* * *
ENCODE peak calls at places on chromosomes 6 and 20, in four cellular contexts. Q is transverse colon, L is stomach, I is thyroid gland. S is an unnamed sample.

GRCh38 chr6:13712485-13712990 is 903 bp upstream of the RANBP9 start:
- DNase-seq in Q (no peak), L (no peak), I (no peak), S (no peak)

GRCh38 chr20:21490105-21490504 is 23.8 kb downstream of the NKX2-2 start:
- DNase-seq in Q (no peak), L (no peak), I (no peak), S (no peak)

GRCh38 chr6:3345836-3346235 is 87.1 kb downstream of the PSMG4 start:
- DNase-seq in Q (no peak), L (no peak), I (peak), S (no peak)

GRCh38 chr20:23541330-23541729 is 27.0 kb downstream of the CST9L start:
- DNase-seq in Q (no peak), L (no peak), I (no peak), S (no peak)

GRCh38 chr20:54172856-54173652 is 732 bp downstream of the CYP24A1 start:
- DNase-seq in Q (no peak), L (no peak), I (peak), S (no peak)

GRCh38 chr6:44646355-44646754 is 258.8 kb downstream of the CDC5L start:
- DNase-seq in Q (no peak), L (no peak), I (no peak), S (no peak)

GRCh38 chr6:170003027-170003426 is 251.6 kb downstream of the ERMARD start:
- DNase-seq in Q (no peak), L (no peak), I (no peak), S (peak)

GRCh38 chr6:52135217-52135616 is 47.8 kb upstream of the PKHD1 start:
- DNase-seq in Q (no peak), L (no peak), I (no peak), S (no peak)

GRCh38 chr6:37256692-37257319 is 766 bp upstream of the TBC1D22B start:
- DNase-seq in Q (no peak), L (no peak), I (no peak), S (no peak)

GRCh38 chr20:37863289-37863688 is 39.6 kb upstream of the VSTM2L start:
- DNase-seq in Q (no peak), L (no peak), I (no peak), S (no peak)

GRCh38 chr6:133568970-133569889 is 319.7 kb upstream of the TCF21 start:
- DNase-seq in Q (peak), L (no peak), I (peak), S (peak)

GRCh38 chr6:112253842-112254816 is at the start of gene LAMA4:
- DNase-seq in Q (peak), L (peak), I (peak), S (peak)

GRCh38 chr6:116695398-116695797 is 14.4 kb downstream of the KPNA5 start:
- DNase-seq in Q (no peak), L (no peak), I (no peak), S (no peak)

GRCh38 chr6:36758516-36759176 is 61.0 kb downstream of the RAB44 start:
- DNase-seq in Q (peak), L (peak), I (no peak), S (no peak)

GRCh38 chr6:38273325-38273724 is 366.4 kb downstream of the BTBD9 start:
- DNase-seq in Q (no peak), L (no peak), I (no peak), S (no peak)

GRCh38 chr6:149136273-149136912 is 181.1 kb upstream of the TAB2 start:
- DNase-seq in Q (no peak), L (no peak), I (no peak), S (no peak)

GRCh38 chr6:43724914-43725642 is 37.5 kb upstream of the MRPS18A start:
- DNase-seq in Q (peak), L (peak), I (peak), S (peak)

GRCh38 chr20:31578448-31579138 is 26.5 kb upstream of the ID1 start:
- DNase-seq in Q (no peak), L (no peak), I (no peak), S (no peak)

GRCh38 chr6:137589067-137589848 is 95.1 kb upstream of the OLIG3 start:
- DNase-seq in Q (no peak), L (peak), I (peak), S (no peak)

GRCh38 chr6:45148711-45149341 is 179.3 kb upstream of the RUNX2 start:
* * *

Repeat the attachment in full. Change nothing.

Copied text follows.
ENCODE peak calls at places on chromosomes 6 and 20, in four cellular contexts. Q is transverse colon, L is stomach, I is thyroid gland. S is an unnamed sample.

GRCh38 chr6:13712485-13712990 is 903 bp upstream of the RANBP9 start:
- DNase-seq in Q (no peak), L (no peak), I (no peak), S (no peak)

GRCh38 chr20:21490105-21490504 is 23.8 kb downstream of the NKX2-2 start:
- DNase-seq in Q (no peak), L (no peak), I (no peak), S (no peak)

GRCh38 chr6:3345836-3346235 is 87.1 kb downstream of the PSMG4 start:
- DNase-seq in Q (no peak), L (no peak), I (peak), S (no peak)

GRCh38 chr20:23541330-23541729 is 27.0 kb downstream of the CST9L start:
- DNase-seq in Q (no peak), L (no peak), I (no peak), S (no peak)

GRCh38 chr20:54172856-54173652 is 732 bp downstream of the CYP24A1 start:
- DNase-seq in Q (no peak), L (no peak), I (peak), S (no peak)

GRCh38 chr6:44646355-44646754 is 258.8 kb downstream of the CDC5L start:
- DNase-seq in Q (no peak), L (no peak), I (no peak), S (no peak)

GRCh38 chr6:170003027-170003426 is 251.6 kb downstream of the ERMARD start:
- DNase-seq in Q (no peak), L (no peak), I (no peak), S (peak)

GRCh38 chr6:52135217-52135616 is 47.8 kb upstream of the PKHD1 start:
- DNase-seq in Q (no peak), L (no peak), I (no peak), S (no peak)

GRCh38 chr6:37256692-37257319 is 766 bp upstream of the TBC1D22B start:
- DNase-seq in Q (no peak), L (no peak), I (no peak), S (no peak)

GRCh38 chr20:37863289-37863688 is 39.6 kb upstream of the VSTM2L start:
- DNase-seq in Q (no peak), L (no peak), I (no peak), S (no peak)

GRCh38 chr6:133568970-133569889 is 319.7 kb upstream of the TCF21 start:
- DNase-seq in Q (peak), L (no peak), I (peak), S (peak)

GRCh38 chr6:112253842-112254816 is at the start of gene LAMA4:
- DNase-seq in Q (peak), L (peak), I (peak), S (peak)

GRCh38 chr6:116695398-116695797 is 14.4 kb downstream of the KPNA5 start:
- DNase-seq in Q (no peak), L (no peak), I (no peak), S (no peak)

GRCh38 chr6:36758516-36759176 is 61.0 kb downstream of the RAB44 start:
- DNase-seq in Q (peak), L (peak), I (no peak), S (no peak)

GRCh38 chr6:38273325-38273724 is 366.4 kb downstream of the BTBD9 start:
- DNase-seq in Q (no peak), L (no peak), I (no peak), S (no peak)

GRCh38 chr6:149136273-149136912 is 181.1 kb upstream of the TAB2 start:
- DNase-seq in Q (no peak), L (no peak), I (no peak), S (no peak)

GRCh38 chr6:43724914-43725642 is 37.5 kb upstream of the MRPS18A start:
- DNase-seq in Q (peak), L (peak), I (peak), S (peak)

GRCh38 chr20:31578448-31579138 is 26.5 kb upstream of the ID1 start:
- DNase-seq in Q (no peak), L (no peak), I (no peak), S (no peak)

GRCh38 chr6:137589067-137589848 is 95.1 kb upstream of the OLIG3 start:
- DNase-seq in Q (no peak), L (peak), I (peak), S (no peak)

GRCh38 chr6:45148711-45149341 is 179.3 kb upstream of the RUNX2 start: